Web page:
French military operations in Mali did not end with Operation Serval. In April 2013, the UN Security Council authorized a Chapter VII (i.e., peace enforcement) mission, Multidimensional Integrated Stabilization Mission in Mali aka MINUSMA. Additionally, UN Security Council resolution 2100 authorized “French troops, within the limits of their capacities and areas of deployment, to use all necessary means…to intervene in support of elements of MINUSMA when under imminent and serious threat.” As a practical matter, France’s troops became the chief counter-terrorism arm of MINUSMA.
After announced withdrawal, France relabeled its intervention to Operation Barkhane (approximately 3,000 troops deployed) and spanned the G5 Sahel in the countries of Burkina Faso, Mauritania, Niger, Chad, and Mali. This continued deployment is a repeated pattern seen in civil wars. With no peace to keep, the UN relies on a parallel “green helmet” force alongside “blue helmet” peacekeepers to maintain security and assist in maintaining order in a conflict zone (e.g., Unified Task Force aka UNITAF in Somalia, the Australian led International Force East Timor aka INTERFET in East Timor).
MINUSMA followed the standard liberal peacebuilding playbook: disarmament, demobilization, reinsertion of combatants; security sector reform; some form of “truth and reconciliation commission;” constitutional democratic governance; re-establishment of state sovereignty over the territory; and rebuilding civil society. The UN playbook of liberal peacebuilding was a qualified success in both Cambodia and East Timor, where the UN supervised the withdrawal of foreign armies (Vietnam and Indonesia respectively) and was in effect the civilian administration and military. The UN successfully ran free elections to bring a new democratically elected government into power.
From a conventional military perspective, Operation Serval was a success, routing multiple irregular forces on the battlefield and securing the central government and French nationals in Mali in a month-long campaign. It also demonstrated the viability of sub-battalion-level deployment of expeditionary units. However, Operation Serval did not address any of the underlying state weakness that enabled the insurgency in the first place. Instead, the French Army has become embroiled in a “forever war” as the UN attempts to build a liberal state from a failed state, under very different circumstances from their previous successes in Cambodia and East Timor.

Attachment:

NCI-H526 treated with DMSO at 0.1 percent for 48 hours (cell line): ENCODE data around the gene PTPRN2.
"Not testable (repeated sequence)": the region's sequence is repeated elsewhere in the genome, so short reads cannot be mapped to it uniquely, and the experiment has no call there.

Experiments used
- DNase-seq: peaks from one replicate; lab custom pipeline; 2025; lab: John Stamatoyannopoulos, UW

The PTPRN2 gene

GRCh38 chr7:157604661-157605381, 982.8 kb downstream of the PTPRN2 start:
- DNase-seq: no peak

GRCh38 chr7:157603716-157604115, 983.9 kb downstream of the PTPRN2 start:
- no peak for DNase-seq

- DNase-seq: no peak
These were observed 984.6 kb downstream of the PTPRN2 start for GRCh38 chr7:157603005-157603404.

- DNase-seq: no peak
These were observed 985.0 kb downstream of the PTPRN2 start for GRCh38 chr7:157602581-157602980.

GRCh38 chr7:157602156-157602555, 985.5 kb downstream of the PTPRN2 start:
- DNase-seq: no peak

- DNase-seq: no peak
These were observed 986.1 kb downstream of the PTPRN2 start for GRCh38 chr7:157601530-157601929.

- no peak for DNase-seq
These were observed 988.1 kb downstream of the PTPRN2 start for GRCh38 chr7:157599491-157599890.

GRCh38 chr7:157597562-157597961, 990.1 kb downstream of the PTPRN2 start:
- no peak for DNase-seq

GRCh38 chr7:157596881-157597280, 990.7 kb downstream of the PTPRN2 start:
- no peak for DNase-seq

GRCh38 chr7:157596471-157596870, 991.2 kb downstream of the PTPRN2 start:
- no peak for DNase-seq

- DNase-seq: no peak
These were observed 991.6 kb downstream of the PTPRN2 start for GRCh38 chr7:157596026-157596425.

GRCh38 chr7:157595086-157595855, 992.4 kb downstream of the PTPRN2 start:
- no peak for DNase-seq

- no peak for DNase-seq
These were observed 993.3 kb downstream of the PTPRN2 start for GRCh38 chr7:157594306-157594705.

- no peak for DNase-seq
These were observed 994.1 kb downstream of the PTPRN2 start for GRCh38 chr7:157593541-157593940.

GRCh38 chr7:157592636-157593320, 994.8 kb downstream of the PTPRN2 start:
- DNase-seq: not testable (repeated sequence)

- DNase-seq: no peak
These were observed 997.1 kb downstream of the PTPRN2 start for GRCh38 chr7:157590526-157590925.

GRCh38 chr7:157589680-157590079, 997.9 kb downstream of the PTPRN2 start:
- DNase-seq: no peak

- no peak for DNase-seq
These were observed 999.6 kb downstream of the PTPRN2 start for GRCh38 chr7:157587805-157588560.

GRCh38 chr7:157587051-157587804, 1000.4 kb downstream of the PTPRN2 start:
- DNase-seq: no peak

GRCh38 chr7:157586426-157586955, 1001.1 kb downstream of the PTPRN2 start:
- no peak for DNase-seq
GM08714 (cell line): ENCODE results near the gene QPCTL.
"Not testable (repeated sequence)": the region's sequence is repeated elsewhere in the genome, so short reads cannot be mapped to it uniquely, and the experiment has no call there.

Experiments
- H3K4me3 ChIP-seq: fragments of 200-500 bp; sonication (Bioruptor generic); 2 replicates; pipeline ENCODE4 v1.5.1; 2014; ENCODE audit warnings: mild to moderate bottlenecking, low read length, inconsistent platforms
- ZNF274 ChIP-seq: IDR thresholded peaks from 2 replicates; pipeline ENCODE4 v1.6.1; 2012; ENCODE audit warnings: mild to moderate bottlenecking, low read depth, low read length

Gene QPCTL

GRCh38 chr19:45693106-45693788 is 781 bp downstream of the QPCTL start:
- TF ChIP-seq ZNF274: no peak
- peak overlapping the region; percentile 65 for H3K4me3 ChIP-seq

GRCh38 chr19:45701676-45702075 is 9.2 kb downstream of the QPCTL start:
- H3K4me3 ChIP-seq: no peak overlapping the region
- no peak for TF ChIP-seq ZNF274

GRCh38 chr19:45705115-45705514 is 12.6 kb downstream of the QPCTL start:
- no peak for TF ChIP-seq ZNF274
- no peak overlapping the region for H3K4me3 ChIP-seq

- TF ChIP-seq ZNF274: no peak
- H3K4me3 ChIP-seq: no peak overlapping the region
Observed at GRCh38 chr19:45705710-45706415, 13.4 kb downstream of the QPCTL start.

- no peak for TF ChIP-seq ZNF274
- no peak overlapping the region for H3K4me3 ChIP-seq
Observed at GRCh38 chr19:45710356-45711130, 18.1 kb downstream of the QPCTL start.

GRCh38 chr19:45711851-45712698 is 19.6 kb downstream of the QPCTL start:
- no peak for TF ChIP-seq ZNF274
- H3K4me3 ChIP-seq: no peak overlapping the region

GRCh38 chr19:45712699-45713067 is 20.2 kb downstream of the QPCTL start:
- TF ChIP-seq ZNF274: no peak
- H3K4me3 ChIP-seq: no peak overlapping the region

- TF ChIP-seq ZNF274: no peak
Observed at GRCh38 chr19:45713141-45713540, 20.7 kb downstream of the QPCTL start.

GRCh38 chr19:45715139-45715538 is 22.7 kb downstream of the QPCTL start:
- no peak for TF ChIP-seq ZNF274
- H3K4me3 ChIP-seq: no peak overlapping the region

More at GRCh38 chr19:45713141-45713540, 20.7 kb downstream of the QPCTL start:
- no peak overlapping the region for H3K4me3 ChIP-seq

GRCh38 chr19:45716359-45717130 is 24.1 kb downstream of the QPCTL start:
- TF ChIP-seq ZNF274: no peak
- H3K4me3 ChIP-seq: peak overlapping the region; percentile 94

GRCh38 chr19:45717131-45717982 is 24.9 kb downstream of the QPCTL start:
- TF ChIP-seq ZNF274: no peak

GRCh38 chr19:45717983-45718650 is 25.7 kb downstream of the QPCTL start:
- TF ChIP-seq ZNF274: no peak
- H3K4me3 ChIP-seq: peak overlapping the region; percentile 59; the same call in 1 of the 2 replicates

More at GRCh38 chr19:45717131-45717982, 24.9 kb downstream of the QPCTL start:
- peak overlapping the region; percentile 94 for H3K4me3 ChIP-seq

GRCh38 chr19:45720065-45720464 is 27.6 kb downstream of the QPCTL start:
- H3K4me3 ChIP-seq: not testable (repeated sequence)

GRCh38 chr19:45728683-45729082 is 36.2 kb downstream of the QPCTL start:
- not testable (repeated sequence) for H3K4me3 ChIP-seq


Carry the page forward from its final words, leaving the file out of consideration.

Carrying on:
In Mali, multiple non-state actors—various coalitions of Tuareg clans, and multiple domestic and transnational Islamist insurgent groups—pose a threat to the incumbent government. The French are in a sense captive to a UN playbook that has worked in cases dissimilar to the situation in Mali. According to the opportunity model of civil war, it is state capacity, not the redress of grievances, that cause civil wars. There is an inverted U-shaped relationship between government and civil war. Strong autocracies don’t have civil wars and strong democracies don’t have civil wars. It is the middle ground of anocracies that have wars, because they are weak institutionally. This weakness explains the difficulty that post-colonial states have in making transitions from autocracy to multi-party democracy, and explains the durability of rebel victories. Because the UN is transitioning an autocracy, Mali will be vulnerable. Therefore, France and any multilateral partners whom they enlist to support them are set up as the de facto guarantor of security in Mali for a long time to come.